The notorious “Daesh” or the Islamic State (formerly ISIL) is a thorn in the Arab world’s side. It is a clear and present danger to almost every country in the region. To begin with, this group creates serious hazards to the unity of Iraq and Syria and poses a possible danger to Lebanon and Jordan. But their danger is not limited to that, they are also an imminent threat to Gulf States and the West, bearing in mind that some ISIL members have citizens from western countries and they may return home if ISIL is defeated.
ISIL’s danger can easily slip across regional borders and become a truly global terror right in the West’s backyard. This danger is not only reflected in the threat to the unity of some Arab countries as it compromises their territorial integrity, but it also lies in the system of values and the concept of governance adopted by ISIL. This system runs counter to the one adopted by Arab and world countries, especially with the existence of globalization, the boom in communication technology and other developments that push towards global unified aims.
The US administration and its allies are used to turning a blind eye – if not becoming a silent partner – to any danger not directly threatening its interests in the region. It pays no heed when this danger is directed to other countries or parties even if they are allies to a certain degree. It looked the other way when groups similar to Al-Qaeda recruited fighters in the war against the Soviet Union in Afghanistan. The United States and other regional intelligence services availed themselves of those fighters to achieve their aims in defeating the Soviet Union and then reduced their influence in that region.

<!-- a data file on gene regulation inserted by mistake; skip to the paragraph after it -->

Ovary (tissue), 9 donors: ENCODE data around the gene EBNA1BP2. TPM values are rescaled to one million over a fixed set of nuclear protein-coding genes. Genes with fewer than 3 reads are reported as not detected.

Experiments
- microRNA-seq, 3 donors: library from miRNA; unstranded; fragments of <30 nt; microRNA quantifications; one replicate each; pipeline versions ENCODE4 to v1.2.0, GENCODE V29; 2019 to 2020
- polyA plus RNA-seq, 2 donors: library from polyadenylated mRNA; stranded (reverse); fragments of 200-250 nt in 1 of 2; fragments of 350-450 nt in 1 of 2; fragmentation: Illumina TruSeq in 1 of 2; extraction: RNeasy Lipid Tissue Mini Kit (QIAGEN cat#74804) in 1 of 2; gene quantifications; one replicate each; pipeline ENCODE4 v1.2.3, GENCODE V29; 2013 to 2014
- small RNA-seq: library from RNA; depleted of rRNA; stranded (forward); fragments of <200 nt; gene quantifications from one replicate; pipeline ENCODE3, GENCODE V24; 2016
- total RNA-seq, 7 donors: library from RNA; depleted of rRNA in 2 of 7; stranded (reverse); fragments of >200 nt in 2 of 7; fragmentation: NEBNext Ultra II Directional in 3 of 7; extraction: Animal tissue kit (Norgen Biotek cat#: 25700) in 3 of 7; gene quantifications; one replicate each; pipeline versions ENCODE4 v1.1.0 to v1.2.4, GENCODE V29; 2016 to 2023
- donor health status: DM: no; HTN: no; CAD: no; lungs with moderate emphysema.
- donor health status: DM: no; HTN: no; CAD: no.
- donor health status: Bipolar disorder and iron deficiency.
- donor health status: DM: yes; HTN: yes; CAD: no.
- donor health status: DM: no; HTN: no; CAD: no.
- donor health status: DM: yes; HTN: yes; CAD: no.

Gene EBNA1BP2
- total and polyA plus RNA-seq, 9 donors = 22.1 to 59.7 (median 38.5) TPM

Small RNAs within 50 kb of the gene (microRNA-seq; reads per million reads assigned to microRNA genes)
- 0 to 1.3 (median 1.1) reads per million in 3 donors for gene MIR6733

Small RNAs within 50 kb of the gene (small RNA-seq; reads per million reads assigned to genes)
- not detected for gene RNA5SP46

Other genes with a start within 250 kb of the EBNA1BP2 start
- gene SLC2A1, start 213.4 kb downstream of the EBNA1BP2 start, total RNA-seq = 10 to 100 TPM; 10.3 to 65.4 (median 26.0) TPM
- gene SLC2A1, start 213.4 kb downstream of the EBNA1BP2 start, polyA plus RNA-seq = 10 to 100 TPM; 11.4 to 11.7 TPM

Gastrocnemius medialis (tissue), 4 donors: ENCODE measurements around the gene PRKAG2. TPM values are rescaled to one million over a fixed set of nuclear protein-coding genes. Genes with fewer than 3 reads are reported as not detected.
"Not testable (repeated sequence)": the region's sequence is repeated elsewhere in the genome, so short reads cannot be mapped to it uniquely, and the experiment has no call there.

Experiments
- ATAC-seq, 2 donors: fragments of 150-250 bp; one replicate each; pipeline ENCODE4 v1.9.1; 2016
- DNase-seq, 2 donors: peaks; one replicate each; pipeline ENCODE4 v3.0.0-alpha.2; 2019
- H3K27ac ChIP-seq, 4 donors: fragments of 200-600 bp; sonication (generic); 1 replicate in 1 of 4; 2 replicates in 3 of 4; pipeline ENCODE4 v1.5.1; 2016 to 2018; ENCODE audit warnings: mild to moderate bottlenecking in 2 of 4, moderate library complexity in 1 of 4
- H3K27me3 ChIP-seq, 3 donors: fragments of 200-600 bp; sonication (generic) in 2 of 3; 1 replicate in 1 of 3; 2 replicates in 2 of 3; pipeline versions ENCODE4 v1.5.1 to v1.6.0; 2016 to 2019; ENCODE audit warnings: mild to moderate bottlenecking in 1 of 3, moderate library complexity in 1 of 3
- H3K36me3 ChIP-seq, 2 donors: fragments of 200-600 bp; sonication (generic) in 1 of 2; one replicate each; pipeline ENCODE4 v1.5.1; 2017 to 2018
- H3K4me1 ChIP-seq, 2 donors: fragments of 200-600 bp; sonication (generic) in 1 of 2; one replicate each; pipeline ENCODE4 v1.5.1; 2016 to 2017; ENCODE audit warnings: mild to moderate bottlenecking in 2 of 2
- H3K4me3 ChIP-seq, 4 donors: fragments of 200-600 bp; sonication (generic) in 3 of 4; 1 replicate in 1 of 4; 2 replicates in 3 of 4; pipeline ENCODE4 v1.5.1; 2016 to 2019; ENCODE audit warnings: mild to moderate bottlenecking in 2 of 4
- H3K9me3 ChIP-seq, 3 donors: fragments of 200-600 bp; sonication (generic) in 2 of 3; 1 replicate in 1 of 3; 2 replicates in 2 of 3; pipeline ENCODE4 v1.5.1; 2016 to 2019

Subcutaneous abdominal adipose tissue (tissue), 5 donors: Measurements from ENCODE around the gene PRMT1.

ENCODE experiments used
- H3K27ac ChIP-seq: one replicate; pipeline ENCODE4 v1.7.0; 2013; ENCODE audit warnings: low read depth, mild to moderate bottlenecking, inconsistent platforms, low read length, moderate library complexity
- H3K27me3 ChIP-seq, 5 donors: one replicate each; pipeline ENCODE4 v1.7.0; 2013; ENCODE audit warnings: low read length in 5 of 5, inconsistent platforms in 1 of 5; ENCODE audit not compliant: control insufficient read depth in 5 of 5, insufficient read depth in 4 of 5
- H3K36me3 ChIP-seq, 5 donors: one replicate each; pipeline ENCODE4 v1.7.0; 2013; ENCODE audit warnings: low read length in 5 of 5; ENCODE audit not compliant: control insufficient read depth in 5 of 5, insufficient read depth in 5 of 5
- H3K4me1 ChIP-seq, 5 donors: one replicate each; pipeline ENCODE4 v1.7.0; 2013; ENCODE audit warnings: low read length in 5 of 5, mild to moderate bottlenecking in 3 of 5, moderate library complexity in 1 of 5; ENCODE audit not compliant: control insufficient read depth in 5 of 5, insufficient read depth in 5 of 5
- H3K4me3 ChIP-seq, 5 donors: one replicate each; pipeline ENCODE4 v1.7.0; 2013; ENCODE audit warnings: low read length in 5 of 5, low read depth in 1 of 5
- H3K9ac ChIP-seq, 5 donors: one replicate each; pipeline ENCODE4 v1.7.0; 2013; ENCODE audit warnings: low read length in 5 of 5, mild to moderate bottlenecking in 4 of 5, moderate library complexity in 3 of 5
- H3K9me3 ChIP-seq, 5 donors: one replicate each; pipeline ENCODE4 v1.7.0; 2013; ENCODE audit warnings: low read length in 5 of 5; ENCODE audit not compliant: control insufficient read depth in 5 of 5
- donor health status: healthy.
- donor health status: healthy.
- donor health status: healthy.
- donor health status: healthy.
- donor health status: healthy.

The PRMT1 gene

The US remained indifferent until the danger approached its interests in the world, and reached its territories on 11 September 2001 when Al-Qaeda attacked the World Trade Center towers and the Pentagon’s headquarters. After this terrorist attack, the US declared war to combat terrorism and to fight Mullah Omar’s Taliban regime in Afghanistan. Since then the world knew alliances, including the predecessor of the Islamic State, in waging war on terrorism. A clear example of this was the war against Iraq in 2003.
It is maybe true that the US followed the same policy of indifference with ISIL, because the danger of that militant group at the beginning was focused on Arab countries like Iraq and Syria. Once again, this indifference continued until ISIL’s aims jeopardized US interests in the region and even threatened American citizens’ lives. Finally, things went as far as the beheading of US journalists by barbarian ISIL fighters.
The US formed an international alliance to fight this terrorist organization and launched air strikes against ISIL militants in Iraq without landing ground troops. Certainly, this alliance seeks the support of some regional countries that are interested in eliminating this organization.
The United States still follows a double-standard policy concerning terrorism, and it does not have one criterion for the nature of terrorism that can be applied anywhere in the world. Terrorism is condemned only when it is closing in on American interests, while it is considered mere protests and acts of violence when US interests are safe. The same can be applied to the Brotherhood’s terrorism in Egypt’s Sinai and others areas; it is the terrorism of the allies and friends of the Islamic political currents backed by US administration to fill the political vacuum created after the ruling regime was overthrown on 25 January 2011.
The absence of a US unified concept of terrorism and the lack of an international strategic vision to combat this appalling phenomenon is due to political tendencies and interests. Unfortunately, this will only help terrorism to spread to other areas of the world, and this entails major risks in the present and in the future.